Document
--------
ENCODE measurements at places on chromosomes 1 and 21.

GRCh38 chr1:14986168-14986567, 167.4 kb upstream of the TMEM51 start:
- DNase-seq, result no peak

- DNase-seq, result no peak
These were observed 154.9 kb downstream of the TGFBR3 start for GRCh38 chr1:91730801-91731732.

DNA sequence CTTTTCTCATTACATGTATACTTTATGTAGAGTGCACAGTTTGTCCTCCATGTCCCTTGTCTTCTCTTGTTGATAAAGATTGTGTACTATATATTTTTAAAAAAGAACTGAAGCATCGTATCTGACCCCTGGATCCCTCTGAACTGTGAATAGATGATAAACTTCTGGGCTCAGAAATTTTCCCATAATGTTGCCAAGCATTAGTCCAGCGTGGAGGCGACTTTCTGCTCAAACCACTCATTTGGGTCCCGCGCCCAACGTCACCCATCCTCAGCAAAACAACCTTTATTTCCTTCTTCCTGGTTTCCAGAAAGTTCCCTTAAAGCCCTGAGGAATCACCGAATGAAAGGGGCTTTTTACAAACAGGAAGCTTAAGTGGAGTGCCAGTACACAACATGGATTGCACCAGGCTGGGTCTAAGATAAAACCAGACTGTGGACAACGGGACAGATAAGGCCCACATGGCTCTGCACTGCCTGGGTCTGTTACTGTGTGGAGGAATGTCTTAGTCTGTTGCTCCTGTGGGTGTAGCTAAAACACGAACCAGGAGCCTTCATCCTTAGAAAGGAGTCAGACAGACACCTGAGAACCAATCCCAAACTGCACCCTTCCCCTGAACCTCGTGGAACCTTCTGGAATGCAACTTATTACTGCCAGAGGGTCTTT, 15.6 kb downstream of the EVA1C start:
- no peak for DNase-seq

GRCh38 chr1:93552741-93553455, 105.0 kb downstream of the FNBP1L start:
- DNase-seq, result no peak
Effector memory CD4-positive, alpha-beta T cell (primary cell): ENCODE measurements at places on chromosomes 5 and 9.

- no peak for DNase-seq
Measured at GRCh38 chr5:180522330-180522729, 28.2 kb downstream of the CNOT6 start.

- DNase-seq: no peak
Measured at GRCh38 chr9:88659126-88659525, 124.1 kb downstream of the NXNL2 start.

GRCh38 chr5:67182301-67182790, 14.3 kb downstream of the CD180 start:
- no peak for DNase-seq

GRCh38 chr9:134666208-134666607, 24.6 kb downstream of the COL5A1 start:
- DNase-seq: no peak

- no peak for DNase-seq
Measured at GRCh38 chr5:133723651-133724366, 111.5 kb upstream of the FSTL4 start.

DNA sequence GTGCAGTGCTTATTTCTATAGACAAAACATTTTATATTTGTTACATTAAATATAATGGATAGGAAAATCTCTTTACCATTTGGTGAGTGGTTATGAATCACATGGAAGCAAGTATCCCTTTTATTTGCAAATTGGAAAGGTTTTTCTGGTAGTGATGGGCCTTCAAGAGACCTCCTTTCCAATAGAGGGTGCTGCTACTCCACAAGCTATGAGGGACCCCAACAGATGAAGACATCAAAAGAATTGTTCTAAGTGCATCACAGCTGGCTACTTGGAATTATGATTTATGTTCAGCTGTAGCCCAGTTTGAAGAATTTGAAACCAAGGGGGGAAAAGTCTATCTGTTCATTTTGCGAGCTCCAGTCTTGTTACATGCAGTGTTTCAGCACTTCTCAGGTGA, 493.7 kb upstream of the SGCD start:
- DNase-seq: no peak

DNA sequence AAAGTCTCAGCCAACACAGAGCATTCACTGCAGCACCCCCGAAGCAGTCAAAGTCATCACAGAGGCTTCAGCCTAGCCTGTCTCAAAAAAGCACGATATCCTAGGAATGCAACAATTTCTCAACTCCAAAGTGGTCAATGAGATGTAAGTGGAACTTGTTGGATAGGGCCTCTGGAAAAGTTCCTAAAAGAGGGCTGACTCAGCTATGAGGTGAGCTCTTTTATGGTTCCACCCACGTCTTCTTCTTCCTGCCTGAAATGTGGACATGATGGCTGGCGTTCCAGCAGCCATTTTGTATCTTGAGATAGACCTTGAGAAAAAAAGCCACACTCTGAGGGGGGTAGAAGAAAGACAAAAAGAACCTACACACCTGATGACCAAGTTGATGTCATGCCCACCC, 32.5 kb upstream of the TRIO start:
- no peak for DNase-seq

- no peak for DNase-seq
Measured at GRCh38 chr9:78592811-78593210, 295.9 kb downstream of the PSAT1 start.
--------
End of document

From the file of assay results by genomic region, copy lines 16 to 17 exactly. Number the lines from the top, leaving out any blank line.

- no peak for DNase-seq

GRCh38 chr9:134666208-134666607, 24.6 kb downstream of the COL5A1 start: